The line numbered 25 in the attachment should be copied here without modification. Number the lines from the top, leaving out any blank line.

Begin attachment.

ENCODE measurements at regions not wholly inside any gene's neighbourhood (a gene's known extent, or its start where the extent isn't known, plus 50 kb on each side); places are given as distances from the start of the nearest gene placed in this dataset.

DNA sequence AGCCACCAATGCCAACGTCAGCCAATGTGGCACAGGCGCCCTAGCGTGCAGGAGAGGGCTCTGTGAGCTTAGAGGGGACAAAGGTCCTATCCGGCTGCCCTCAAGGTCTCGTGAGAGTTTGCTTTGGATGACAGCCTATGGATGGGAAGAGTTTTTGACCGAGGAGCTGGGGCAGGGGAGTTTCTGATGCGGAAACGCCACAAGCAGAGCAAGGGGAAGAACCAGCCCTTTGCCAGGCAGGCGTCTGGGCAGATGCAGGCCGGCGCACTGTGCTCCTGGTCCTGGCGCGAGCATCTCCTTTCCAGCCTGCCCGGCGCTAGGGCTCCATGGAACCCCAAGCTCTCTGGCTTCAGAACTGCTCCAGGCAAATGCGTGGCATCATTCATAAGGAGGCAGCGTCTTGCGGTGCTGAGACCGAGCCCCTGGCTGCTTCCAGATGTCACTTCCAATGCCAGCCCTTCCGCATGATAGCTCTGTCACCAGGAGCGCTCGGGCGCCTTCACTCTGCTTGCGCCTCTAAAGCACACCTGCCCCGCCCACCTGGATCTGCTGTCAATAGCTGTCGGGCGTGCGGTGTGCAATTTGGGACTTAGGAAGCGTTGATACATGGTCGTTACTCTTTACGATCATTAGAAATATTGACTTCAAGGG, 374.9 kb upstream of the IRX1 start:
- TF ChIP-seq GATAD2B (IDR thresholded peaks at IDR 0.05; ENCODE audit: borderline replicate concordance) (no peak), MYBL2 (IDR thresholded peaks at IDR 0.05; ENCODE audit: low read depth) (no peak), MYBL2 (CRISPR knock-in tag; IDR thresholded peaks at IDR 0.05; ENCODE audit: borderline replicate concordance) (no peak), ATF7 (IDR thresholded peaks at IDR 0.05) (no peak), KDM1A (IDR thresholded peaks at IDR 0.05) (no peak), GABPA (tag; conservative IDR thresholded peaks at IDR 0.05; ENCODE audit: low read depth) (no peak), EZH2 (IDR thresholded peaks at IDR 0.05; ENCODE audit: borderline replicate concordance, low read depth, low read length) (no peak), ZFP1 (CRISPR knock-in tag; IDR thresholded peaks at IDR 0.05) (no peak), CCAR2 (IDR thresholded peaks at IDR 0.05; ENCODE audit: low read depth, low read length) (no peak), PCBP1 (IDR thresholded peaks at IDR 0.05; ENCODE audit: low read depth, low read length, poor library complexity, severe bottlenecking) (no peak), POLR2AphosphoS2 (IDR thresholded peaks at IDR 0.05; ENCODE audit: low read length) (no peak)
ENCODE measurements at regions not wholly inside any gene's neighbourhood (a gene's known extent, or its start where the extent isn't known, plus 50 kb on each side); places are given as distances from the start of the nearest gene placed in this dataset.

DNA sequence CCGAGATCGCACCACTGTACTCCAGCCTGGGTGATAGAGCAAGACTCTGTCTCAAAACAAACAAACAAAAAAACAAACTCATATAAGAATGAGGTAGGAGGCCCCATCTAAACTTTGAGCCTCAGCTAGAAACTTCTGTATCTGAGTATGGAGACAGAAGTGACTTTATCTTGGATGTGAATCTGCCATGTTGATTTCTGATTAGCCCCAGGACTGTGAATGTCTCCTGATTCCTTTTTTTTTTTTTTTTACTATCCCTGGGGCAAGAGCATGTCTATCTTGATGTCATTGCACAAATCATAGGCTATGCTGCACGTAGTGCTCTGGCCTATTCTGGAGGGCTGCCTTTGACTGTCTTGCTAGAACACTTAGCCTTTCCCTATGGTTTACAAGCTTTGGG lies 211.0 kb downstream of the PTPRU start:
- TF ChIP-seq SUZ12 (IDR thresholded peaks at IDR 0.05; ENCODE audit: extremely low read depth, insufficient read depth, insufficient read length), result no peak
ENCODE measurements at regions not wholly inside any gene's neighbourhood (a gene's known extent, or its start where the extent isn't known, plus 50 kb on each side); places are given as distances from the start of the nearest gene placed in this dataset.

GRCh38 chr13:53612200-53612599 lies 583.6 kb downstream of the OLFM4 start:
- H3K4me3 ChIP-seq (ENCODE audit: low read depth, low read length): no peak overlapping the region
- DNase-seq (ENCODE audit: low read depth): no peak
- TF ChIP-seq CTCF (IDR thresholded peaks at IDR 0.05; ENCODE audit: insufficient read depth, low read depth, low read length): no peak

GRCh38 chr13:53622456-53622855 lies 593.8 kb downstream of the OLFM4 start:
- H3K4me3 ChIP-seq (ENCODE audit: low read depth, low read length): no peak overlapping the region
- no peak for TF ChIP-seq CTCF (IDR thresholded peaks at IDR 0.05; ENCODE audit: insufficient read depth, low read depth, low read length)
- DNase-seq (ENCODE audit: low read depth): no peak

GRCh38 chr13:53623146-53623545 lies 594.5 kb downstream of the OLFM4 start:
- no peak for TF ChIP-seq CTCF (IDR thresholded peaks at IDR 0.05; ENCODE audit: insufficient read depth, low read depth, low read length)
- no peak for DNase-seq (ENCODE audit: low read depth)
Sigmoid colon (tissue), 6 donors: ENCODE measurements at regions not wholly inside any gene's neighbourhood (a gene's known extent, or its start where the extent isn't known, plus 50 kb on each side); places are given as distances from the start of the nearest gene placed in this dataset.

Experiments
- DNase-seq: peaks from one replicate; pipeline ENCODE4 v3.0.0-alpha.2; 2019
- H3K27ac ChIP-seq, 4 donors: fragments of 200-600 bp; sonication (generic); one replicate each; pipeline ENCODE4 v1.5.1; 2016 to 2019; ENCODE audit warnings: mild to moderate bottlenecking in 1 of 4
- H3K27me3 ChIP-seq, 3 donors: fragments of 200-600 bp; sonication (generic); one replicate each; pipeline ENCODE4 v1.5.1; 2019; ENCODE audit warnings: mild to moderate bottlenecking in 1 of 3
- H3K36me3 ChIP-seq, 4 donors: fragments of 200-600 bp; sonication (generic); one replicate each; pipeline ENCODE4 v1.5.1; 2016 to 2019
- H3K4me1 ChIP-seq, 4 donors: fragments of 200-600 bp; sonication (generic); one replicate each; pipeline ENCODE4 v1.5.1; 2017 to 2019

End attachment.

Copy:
- H3K4me1 ChIP-seq, 4 donors: fragments of 200-600 bp; sonication (generic); one replicate each; pipeline ENCODE4 v1.5.1; 2017 to 2019